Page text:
Best Defense

Thomas E. Ricks' daily take on national security.

You never know when the defining moral decision of your life will loom up

One of the things that has struck me repeatedly in reading accounts of minor figures in the My Lai case is how the moral question that will define a person’s life can come upon us at any time. You’re an aviation company commander minding your own business on your base in Vietnam one warm morning ...

Wikimedia Commons
Wikimedia Commons
Wikimedia Commons

One of the things that has struck me repeatedly in reading accounts of minor figures in the My Lai case is how the moral question that will define a person's life can come upon us at any time.

You're an aviation company commander minding your own business on your base in Vietnam one warm morning in March 1968, and one of your helicopter pilots, Hugh Thompson, lands his aircraft clearly upset, and comes over to tell you that an American infantry unit a few miles away is killing dozens, perhaps hundreds, of Vietnamese civilians. What do you do, major?

So when I particularly impressed by these comments about the massacre made decades later by William Eckhardt, the Army lawyer who was lead prosecutor:

One of the things that has struck me repeatedly in reading accounts of minor figures in the My Lai case is how the moral question that will define a person’s life can come upon us at any time.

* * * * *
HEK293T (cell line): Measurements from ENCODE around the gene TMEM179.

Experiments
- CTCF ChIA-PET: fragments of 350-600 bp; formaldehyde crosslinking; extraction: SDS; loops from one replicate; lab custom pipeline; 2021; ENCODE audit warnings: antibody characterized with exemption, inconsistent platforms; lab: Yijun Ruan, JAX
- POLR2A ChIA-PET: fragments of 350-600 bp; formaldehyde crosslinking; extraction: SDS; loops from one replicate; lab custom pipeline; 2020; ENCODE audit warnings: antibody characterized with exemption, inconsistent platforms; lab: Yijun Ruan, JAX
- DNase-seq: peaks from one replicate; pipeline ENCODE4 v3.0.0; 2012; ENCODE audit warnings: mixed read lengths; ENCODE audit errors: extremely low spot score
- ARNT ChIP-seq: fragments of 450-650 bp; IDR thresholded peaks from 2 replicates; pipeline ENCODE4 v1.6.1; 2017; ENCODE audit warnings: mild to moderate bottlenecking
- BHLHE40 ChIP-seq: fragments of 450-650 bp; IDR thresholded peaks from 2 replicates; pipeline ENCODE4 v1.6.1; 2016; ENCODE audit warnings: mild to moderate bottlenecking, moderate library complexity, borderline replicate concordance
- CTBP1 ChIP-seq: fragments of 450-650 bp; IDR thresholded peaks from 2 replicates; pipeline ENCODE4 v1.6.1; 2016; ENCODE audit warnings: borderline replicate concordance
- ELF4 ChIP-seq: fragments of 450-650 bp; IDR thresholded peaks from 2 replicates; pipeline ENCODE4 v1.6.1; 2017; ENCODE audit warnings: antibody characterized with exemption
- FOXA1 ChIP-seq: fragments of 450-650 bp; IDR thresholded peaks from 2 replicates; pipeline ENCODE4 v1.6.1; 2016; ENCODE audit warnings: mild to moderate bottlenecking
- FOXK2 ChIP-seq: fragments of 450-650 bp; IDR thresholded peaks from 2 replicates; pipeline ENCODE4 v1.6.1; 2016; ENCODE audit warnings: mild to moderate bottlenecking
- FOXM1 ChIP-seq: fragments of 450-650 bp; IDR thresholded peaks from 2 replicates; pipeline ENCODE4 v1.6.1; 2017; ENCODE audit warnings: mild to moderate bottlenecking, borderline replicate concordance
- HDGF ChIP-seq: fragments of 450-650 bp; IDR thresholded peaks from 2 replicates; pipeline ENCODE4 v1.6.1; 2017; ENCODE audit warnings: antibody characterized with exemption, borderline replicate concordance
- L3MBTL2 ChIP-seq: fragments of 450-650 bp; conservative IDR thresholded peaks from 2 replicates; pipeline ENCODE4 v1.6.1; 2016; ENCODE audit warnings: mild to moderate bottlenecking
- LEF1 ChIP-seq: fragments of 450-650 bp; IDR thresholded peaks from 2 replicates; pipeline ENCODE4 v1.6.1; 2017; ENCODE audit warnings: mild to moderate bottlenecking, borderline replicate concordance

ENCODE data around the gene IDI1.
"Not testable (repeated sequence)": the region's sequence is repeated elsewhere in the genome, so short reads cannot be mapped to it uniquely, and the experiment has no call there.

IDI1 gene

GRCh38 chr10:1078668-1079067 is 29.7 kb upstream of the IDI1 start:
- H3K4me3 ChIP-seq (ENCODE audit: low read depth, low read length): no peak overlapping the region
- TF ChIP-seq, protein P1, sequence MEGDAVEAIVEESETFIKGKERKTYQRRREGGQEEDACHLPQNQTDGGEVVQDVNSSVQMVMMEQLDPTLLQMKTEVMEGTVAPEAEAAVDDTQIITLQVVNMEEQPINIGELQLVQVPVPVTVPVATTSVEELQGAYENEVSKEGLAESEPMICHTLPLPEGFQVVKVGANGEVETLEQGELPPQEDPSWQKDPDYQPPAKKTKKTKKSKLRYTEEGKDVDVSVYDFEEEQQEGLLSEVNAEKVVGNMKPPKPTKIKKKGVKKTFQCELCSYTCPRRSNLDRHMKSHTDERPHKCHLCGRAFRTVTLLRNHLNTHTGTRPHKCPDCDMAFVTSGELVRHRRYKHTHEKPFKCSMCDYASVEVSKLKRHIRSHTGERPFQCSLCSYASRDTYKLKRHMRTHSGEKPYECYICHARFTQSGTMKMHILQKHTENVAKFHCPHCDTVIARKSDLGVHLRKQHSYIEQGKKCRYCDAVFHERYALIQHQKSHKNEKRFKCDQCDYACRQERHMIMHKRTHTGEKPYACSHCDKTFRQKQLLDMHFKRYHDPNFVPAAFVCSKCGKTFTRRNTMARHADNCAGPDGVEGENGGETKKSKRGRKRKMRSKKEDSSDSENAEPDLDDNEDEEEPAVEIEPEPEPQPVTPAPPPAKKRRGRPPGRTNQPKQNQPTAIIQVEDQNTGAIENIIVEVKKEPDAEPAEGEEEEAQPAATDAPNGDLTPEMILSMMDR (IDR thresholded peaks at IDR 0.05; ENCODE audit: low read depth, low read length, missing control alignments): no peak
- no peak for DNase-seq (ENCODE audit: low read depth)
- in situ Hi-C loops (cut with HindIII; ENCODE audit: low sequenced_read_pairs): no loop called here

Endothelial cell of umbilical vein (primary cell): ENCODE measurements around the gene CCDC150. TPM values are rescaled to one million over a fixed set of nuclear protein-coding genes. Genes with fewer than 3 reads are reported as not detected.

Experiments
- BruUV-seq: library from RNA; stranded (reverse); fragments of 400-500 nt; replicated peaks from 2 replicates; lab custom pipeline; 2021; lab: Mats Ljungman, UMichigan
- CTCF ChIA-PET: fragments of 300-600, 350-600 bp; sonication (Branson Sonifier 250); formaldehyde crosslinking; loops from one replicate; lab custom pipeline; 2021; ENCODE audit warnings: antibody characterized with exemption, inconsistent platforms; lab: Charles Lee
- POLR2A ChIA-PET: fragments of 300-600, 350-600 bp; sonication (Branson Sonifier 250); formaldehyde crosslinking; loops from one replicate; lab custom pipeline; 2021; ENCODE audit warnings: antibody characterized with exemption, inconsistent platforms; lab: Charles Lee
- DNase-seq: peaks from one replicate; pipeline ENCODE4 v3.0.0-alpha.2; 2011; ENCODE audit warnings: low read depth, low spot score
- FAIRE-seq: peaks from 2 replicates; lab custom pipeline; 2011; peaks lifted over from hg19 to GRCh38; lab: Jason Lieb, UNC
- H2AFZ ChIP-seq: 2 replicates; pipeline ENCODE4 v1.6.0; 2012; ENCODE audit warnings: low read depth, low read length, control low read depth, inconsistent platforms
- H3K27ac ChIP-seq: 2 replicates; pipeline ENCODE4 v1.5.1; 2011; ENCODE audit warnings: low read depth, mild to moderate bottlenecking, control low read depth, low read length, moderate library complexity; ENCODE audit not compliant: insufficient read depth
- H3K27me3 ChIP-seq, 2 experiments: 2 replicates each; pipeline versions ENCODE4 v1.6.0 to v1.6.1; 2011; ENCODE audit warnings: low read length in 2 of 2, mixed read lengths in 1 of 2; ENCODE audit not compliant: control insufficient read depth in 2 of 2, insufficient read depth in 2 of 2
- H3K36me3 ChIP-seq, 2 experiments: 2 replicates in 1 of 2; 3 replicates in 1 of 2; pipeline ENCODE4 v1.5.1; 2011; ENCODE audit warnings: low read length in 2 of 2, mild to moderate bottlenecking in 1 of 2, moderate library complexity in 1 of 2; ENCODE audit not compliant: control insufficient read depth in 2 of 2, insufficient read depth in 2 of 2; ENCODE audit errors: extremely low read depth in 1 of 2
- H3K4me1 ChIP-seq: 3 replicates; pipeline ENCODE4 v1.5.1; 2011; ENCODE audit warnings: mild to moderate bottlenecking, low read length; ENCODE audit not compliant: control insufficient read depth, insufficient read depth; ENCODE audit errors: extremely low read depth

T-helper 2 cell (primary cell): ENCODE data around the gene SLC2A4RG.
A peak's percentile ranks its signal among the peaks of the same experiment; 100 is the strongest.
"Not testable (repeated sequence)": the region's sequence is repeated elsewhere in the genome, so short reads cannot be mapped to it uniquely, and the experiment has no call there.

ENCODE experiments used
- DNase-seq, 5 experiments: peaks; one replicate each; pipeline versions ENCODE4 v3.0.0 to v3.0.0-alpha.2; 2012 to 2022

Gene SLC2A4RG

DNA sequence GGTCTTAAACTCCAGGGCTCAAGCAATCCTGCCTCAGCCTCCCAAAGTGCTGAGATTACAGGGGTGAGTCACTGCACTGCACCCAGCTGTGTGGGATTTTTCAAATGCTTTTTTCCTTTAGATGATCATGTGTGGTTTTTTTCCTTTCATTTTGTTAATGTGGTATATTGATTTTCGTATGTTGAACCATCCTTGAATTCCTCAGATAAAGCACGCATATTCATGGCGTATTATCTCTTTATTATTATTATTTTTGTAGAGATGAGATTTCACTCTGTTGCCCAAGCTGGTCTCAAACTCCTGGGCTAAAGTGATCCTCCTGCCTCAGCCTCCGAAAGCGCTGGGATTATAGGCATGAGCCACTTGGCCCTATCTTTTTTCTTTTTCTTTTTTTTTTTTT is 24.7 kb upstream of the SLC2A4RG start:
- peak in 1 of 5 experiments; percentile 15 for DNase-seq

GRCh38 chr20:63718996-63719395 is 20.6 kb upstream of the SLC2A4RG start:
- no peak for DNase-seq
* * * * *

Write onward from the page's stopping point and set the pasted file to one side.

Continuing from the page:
You’re an aviation company commander minding your own business on your base in Vietnam one warm morning in March 1968, and one of your helicopter pilots, Hugh Thompson, lands his aircraft clearly upset, and comes over to tell you that an American infantry unit a few miles away is killing dozens, perhaps hundreds, of Vietnamese civilians. What do you do, major?

So when I particularly impressed by these comments about the massacre made decades later by William Eckhardt, the Army lawyer who was lead prosecutor:

Evil doesn’t come like Darth Vader dressed in black, hissing. Evil comes as a little bird whispering in your ear: ‘Think about your career. I’m not sure what’s going on. We’ll muddle through for the next couple of hours. We’ll get over the hill, and we’ll go on. I mean, after all, I can’t call people in and admit that I can’t control, I can’t do some other thing.’ In my judgment, the evil comes from that point of view.

(From p. 43, David Anderson, ed. Facing My Lai: Moving Beyond the Massacre)

My bedtime reading as of last night is Tim O’Brien‘s In the Lake of the Woods, which touches on this theme. Little known fact: O’Brien served in the Americal Division about a year after one of its battalions committed the My Lai massacre. Probably the only guy in history to go directly from the Americal to the Washington Post.

Thomas E. Ricks covered the U.S. military from 1991 to 2008 for the Wall Street Journal and then the Washington Post. He can be reached at ricksblogcomment@gmail.com. Twitter: @tomricks1

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